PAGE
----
ClimateCast Logo over NY marchers

Eileen V. Quigley

Marchers pack NY streets; loud calls to price carbon

History’s largest climate demonstration throngs New York

Between three and four hundred thousand people marched through Manhattan calling for climate action Sunday, blasting through organizers’ low-ball benchmarks of 100,000 to surpass the 2009 event in Copenhagen. So many people took part that it took more than two hours for all the marchers to cross the starting line. Besides the turn-out, activists met their goal of diversifying the face of the climate movement, both in the run-up to the event and the coverage afterwards.

Broad base of nations, investors back carbon price

More than 70 countries, seven states, and three Canadian provinces, collectively responsible for over half the world’s global warming pollution, went public Monday with their support for the World Bank's call for a price on carbon. The statement, signed by all three West Coast states, also won the backing of investors managing $24 trillion in assets, even as demonstrators massed on Wall Street in opposition to continued reliance on fossil fuels. The announcement comes a day before a U.N. summit of world leaders, which is not expected to produce any immediate diplomatic progress, but rather build momentum for talks in Lima this year and Paris in 2015.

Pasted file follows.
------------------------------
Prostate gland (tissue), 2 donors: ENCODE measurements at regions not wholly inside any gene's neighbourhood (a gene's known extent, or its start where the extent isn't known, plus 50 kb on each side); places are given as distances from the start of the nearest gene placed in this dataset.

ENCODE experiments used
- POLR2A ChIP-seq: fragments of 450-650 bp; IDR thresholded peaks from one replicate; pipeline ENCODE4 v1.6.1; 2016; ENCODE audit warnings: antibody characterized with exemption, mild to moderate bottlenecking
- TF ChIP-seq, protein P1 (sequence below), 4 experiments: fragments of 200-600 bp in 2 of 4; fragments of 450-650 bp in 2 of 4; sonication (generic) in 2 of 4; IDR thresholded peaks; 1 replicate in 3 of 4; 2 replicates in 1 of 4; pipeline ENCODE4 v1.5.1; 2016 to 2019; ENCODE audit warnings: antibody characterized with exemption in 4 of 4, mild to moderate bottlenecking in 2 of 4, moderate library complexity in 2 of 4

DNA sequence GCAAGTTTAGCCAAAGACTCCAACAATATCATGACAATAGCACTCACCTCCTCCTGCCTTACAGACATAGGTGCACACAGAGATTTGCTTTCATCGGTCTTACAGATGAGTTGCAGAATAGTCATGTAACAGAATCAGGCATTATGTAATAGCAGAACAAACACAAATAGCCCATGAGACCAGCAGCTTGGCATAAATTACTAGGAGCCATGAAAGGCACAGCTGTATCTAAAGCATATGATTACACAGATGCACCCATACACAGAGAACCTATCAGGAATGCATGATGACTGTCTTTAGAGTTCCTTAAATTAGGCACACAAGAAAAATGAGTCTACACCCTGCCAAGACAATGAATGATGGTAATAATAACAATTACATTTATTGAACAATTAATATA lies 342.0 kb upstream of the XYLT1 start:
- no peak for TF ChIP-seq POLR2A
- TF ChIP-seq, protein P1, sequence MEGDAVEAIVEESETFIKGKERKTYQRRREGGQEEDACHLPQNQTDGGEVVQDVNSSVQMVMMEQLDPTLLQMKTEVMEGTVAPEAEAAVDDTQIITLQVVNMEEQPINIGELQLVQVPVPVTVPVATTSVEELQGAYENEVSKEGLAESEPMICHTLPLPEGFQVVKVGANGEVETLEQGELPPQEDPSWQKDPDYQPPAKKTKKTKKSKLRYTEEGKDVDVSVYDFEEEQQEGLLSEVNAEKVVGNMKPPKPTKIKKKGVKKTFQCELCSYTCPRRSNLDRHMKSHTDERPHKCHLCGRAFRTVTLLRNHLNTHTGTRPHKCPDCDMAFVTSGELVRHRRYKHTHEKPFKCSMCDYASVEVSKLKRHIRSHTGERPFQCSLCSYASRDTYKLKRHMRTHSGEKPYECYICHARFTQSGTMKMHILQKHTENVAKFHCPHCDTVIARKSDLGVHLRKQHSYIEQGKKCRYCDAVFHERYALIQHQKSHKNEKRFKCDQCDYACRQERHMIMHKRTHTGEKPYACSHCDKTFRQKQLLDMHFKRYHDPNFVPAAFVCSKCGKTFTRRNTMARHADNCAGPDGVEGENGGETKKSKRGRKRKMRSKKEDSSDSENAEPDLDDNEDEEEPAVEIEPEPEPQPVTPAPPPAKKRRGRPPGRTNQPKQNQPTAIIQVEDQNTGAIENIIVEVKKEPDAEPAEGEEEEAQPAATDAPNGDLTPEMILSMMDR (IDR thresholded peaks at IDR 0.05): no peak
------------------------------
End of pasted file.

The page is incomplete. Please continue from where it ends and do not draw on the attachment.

Leaders announce climate actions ahead of UN summit

Burnishing their bona fides ahead of this week’s climate summit, leaders from President Obama on down announced steps to cut carbon pollution. Obama rolled out a potpourri of projects to boost renewables and reduce energy demand, including new efficiency standards for air conditioners, and touted voluntary commitments from big business to phase out a climate-tweaking refrigerant. California Gov. Jerry Brown signed a package of bills to promote electric cars, whose carbon footprint has been shrinking. And New York Mayor Bill de Blasio unveiled plans for $1 billion in energy retrofits for municipal buildings and for more landlords to reveal their buildings’ energy use, indirectly pressuring them to invest in conservation.

Starting the engines for second-generation biofuels

The Federal government announced three biofuel contracts worth $210 million to turn waste products into more than 100 million gallons of jet fuel and diesel fuel for the Navy. The three firms will produce the fuels from waste fats, municipal garbage, and wood, side-stepping criticism that earlier biofuel projects competed with crops grown for food. In the Midwest, three new plants are forging ahead to produce cellulosic ethanol from inedible parts of the corn plant, despite questions about the competing value of corn stalks as a soil amendment, and the need for new technology to bale and transport the material to the refineries. 

Rockefeller descendants say no to fossil fuels

The irony is rich indeed: the Rockefeller family whose name is synonymous with oil announced that its $860 million philanthropic foundation will divest of fossil fuels, citing both the “moral and economic dimension” investing in companies whose activities contribute to global warming. The Rockefeller Brothers Fund joins 180 institutions with assets worth more than $50 billion that have vowed to sell off their fossil fuel energy stocks. The Fund may be happy to be rid of any coal company investments, given the bleak news about coal plant retirements, falling exports, problematic leases, and China’s diminishing appetite for coal

Planetary warming will cost us in fire and farmland